Praise and perspective – that’s what more than 30 Minnesota education leaders offered last week when asked about the 2013 Minnesota Legislature’s decisions on K-12 education.
That includes superintendents Keith Lester, Brooklyn Center, and Aldo Sicoli, Robbinsdale; and Charlie Weaver, executive director of the Minnesota Business Partnership.
They agreed in most areas and raised a few concerns.
Asked for his brief summary of the Legislature’s impact, Sicoli began by praising funding for all-day kindergarten.
“Although we have some space challenges, we will provide all-day kindergarten for all who want it in the fall of 2014,” he said.
“We may need to move some other programs out of our elementary schools and determine whether and how we would provide space for them.
“I am also glad that integration revenue was restored because this goes to things that help academic achievement in our district.”
Funding for all-day kindergarten, starting fall 2014 was the most praised aspect of the bill among the district and charter public school educators contacted.
Lester wrote, “The revenue for all-day K is very beneficial for us. We have been footing the bill for all-day K and not charging parents.”
Lester also praised “the additional revenue on the formula, the increased integration aid and the additional amount in the compensatory pilot.
“With the new revenue, there is no question that we will get out of statutory operating debt.”
While praising the law overall, several educators suggested future priorities.
Nancy Rajanen, Waconia superintendent, believes the 2014 Legislature must address the enormous cost of the 2012 law regarding teacher evaluation.
“Quality evaluation of teachers need to be a priority, but cannot be an unfunded mandate.”
Cambridge Superintendent Bruce Novak also appreciates increased funding, but noted, “This is not even close to what the cost of special education is across the state.”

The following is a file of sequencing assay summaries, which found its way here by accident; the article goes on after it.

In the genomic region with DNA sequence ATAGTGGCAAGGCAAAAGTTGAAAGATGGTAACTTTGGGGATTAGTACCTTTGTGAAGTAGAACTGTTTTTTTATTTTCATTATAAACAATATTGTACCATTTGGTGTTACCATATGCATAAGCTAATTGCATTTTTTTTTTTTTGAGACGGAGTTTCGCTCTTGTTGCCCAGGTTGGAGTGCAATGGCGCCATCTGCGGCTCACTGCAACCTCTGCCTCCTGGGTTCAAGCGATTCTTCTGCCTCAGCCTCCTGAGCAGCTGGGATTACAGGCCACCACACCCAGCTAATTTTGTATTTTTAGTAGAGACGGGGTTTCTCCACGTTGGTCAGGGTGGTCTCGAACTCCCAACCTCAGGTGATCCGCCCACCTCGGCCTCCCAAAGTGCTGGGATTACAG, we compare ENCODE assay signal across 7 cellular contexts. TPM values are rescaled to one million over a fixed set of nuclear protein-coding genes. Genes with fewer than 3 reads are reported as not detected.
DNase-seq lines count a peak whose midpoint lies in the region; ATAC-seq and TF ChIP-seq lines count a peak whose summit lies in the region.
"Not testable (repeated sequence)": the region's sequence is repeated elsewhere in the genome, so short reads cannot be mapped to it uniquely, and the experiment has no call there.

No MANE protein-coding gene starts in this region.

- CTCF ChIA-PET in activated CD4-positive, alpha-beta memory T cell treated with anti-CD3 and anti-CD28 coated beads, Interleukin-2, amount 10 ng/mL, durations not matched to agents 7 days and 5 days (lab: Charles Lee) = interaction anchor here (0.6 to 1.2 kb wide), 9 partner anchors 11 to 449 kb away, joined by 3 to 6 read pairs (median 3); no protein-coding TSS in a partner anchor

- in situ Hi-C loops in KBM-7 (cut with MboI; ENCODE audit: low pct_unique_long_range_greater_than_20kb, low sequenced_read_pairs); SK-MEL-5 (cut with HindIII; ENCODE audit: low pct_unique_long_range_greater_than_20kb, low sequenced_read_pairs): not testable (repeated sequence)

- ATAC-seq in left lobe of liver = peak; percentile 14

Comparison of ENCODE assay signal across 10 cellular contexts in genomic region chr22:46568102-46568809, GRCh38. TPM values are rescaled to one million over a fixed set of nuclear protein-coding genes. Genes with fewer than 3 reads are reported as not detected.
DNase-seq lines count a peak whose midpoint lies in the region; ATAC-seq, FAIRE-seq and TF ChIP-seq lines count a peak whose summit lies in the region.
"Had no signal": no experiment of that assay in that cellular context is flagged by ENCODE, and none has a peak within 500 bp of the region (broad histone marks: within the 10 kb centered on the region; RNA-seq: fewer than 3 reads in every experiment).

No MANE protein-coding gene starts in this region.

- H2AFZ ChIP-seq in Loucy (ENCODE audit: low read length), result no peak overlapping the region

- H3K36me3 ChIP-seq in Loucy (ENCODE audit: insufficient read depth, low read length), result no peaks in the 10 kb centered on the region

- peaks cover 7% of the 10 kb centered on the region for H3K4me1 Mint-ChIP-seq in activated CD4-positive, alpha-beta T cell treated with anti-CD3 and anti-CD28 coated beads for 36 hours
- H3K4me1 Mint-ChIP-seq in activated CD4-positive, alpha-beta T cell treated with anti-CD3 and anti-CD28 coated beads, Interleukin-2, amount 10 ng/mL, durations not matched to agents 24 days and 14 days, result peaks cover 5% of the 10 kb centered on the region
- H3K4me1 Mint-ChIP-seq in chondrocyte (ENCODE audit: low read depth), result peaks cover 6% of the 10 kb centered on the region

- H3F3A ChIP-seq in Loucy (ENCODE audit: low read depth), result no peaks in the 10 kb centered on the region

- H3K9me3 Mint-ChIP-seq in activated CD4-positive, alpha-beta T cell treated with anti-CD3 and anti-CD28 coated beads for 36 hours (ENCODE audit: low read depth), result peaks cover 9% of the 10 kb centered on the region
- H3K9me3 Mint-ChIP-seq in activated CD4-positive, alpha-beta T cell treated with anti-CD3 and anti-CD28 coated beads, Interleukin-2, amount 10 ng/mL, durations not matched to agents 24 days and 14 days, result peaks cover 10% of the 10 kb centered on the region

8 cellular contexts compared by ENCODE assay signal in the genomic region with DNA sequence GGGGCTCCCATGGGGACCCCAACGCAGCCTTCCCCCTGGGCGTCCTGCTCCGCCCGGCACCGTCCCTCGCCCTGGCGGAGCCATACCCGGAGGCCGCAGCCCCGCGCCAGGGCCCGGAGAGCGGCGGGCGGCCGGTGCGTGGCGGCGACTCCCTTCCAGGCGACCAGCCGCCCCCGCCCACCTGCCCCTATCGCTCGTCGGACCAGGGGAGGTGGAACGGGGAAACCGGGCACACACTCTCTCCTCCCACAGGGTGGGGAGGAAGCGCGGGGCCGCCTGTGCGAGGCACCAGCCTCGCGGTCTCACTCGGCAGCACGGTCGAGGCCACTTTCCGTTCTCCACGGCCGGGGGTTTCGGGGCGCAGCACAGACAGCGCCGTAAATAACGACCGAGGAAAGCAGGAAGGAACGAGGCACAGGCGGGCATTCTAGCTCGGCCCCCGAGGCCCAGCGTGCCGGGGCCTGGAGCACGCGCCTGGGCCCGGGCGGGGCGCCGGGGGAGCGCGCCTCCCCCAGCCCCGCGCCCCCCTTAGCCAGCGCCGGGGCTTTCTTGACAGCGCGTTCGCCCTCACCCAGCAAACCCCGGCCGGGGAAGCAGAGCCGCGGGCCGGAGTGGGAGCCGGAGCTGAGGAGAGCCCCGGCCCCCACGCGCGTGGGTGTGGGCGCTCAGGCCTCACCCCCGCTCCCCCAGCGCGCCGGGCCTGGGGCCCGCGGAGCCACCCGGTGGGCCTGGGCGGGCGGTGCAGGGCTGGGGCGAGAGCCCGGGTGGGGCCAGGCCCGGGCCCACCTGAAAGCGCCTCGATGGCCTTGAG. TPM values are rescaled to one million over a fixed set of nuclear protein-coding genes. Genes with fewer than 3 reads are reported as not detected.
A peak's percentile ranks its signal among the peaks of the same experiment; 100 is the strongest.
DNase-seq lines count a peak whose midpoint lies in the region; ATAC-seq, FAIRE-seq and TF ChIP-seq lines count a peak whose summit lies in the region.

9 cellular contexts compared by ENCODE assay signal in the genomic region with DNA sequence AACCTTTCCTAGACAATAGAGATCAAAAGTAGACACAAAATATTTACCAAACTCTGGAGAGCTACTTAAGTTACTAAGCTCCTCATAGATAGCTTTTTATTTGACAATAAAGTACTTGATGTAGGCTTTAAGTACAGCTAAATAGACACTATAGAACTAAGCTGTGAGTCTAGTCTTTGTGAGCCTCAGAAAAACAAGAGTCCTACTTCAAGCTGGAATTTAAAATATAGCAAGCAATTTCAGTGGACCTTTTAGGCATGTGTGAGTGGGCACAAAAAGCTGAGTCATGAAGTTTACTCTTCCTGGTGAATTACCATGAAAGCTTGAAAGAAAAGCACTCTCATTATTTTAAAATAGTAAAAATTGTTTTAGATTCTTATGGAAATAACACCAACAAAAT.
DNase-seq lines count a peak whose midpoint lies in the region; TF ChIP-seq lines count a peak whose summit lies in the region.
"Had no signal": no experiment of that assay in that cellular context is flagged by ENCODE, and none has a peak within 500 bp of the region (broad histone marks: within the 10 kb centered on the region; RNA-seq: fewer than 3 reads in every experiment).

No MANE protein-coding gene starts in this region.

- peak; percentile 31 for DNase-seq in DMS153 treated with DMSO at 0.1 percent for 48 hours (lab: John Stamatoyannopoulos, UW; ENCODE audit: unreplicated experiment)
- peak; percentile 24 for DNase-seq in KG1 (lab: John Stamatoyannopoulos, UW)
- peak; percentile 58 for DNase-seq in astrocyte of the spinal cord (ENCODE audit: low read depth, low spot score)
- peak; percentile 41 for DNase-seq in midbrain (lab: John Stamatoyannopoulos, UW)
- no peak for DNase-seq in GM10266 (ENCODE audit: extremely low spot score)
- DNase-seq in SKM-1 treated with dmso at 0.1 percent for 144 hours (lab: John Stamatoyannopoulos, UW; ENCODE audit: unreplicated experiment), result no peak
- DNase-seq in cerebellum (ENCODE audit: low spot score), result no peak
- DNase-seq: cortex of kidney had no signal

In a controversial decision, legislators stopped requiring that students pass reading, writing and math tests before high school graduation.
Instead, students will take tests showing how prepared they are for some form of two or four year college and various careers.
Several educators agreed. Sicoli wrote, “It was wise to replace the GRAD (Graduation-Required Assessments for Diploma) assessments with measures that give an indication of college and career readiness; it was a pleasure to serve on the Assessments and Accountability Task Force.”
However, Weaver strongly disagreed with this decision.
In a letter to legislators he shared with me, Weaver wrote that the Legislature did “make some positive changes for Minnesota students, such as expansion of Parent Aware early education scholarships, goals for student achievement by 2027 and a transition to high school exams that indicate student readiness for post-secondary education.”
However, Weaver believes that the Legislature took “one step forward with the new high school exams, but three steps back with the elimination of basic expectations for student performance on state exams.”
Under the new system, students who perform at the bottom levels in reading, writing and math on the exams can still graduate with a high school diploma.
Current state expectations for student performance on reading and writing high school exams … have led to significant increases in the percent of students of color meeting state standards, graduating from high school and lowering drop-out rates.”
Because graduation requirements are so important, I’ll be writing more about this in a future column.
It’s impossible to briefly yet fully describe a law that is more than 200 pages long.
But despite some disagreements, educators and business people agreed that this year’s Legislature expanded opportunities, especially for young children in important ways.
Editor’s note: Joe Nathan, formerly a Minnesota public school teacher and administrator, directs the Center for School Change. Reactions welcome, email@example.com